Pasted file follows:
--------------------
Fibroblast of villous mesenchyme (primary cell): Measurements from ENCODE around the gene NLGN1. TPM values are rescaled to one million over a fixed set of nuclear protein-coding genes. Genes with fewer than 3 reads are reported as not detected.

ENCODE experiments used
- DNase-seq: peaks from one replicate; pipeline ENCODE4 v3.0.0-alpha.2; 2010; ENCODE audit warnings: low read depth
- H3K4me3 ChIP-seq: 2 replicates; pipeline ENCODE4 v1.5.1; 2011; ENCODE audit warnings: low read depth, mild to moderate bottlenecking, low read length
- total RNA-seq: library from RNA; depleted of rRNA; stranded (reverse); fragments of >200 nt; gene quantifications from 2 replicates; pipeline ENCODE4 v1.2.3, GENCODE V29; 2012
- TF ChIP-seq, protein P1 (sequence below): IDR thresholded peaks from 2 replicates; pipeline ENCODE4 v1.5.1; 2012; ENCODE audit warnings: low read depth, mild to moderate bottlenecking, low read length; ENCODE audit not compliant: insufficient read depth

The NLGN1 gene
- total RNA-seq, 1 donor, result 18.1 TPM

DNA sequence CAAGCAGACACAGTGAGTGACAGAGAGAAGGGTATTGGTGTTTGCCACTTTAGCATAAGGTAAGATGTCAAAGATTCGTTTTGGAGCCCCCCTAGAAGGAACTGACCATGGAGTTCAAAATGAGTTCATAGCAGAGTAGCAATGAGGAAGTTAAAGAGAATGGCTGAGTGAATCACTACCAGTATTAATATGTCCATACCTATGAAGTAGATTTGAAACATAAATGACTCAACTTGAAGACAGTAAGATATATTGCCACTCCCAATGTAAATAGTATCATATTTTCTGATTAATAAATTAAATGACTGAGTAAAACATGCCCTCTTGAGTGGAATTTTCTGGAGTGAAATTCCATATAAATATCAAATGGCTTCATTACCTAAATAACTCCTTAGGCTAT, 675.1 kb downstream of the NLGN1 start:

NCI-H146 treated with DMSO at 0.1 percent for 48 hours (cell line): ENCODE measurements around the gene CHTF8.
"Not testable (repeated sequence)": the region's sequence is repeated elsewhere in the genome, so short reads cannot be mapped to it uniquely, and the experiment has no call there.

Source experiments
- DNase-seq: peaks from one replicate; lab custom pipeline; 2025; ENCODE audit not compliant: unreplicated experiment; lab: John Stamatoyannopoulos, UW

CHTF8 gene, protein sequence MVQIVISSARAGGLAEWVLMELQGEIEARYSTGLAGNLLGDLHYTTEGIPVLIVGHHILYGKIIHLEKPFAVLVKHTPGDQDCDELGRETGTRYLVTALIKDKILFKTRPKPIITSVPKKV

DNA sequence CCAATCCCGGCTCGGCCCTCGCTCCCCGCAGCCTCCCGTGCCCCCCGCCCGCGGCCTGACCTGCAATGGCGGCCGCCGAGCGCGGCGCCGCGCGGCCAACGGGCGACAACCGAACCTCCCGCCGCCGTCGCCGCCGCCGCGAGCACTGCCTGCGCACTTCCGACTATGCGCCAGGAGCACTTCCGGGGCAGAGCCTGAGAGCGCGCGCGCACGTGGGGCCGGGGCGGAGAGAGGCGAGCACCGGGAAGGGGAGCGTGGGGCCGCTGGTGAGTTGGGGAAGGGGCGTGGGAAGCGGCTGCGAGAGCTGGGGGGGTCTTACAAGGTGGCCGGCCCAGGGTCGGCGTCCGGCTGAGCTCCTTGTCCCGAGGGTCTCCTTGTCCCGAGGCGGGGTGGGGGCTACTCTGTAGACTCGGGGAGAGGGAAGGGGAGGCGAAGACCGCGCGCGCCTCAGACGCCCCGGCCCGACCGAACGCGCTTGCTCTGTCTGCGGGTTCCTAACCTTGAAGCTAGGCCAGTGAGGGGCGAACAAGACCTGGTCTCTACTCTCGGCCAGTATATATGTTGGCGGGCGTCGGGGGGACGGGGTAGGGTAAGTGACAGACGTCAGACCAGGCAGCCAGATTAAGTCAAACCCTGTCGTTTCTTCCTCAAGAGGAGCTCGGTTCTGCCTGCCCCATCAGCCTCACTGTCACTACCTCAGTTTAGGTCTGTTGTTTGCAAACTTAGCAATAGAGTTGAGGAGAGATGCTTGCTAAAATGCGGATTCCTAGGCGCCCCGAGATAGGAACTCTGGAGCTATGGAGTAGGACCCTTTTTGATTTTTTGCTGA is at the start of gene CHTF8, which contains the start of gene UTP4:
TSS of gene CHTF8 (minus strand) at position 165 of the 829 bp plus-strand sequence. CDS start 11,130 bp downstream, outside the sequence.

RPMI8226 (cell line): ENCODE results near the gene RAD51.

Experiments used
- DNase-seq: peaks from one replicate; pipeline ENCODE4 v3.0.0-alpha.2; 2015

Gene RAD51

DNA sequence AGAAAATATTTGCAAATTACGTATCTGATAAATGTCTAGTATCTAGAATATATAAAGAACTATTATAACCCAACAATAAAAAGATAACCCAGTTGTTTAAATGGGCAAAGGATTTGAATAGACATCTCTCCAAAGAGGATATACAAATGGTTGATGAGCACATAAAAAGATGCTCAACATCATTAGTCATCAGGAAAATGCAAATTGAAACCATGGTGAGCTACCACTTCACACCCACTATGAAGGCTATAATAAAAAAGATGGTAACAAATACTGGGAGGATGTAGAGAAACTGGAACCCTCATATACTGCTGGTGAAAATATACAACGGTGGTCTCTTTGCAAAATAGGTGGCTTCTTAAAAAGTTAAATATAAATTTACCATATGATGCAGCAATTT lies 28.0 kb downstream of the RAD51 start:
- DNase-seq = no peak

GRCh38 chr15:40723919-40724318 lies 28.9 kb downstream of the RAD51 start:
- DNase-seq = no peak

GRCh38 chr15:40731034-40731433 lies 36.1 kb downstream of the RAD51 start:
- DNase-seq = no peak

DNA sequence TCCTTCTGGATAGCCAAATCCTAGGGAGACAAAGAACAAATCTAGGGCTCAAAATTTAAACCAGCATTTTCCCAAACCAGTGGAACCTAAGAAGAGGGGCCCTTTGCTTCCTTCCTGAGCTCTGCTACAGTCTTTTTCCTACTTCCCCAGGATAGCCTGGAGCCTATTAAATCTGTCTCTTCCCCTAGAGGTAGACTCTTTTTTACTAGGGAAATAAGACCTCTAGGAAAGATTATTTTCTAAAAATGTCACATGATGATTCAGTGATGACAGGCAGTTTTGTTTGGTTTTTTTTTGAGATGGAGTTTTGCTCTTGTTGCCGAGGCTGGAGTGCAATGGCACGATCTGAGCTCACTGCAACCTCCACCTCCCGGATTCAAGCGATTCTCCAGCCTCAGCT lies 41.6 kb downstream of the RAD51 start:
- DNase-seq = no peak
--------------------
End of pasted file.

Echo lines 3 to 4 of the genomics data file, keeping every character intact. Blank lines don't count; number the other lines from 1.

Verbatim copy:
- DNase-seq: peaks from one replicate; pipeline ENCODE4 v3.0.0-alpha.2; 2010; ENCODE audit warnings: low read depth
- H3K4me3 ChIP-seq: 2 replicates; pipeline ENCODE4 v1.5.1; 2011; ENCODE audit warnings: low read depth, mild to moderate bottlenecking, low read length